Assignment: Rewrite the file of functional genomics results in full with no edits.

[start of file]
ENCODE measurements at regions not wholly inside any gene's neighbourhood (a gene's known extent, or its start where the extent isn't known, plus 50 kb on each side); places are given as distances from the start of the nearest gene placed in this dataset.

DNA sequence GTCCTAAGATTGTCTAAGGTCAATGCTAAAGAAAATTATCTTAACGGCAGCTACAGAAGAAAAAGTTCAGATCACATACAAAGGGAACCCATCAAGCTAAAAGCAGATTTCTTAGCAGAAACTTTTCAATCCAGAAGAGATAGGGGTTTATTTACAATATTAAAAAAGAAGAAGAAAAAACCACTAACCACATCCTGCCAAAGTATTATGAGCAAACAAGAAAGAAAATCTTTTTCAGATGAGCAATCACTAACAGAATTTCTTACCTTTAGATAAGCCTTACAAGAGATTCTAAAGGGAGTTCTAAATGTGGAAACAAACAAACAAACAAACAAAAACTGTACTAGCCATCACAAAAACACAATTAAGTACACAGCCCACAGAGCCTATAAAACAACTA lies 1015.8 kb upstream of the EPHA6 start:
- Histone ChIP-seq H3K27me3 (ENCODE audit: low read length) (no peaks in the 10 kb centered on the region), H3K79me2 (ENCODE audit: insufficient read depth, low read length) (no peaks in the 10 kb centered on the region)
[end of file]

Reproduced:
ENCODE measurements at regions not wholly inside any gene's neighbourhood (a gene's known extent, or its start where the extent isn't known, plus 50 kb on each side); places are given as distances from the start of the nearest gene placed in this dataset.

DNA sequence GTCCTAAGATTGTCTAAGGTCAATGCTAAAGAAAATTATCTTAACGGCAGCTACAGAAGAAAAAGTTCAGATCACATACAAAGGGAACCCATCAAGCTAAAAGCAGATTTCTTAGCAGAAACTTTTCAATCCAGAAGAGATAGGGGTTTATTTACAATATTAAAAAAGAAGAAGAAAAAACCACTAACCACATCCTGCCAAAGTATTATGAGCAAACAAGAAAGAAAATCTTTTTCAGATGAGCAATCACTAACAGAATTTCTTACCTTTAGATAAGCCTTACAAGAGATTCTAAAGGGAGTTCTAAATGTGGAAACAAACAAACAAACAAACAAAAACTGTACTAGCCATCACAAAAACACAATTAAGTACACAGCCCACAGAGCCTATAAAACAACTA lies 1015.8 kb upstream of the EPHA6 start:
- Histone ChIP-seq H3K27me3 (ENCODE audit: low read length) (no peaks in the 10 kb centered on the region), H3K79me2 (ENCODE audit: insufficient read depth, low read length) (no peaks in the 10 kb centered on the region)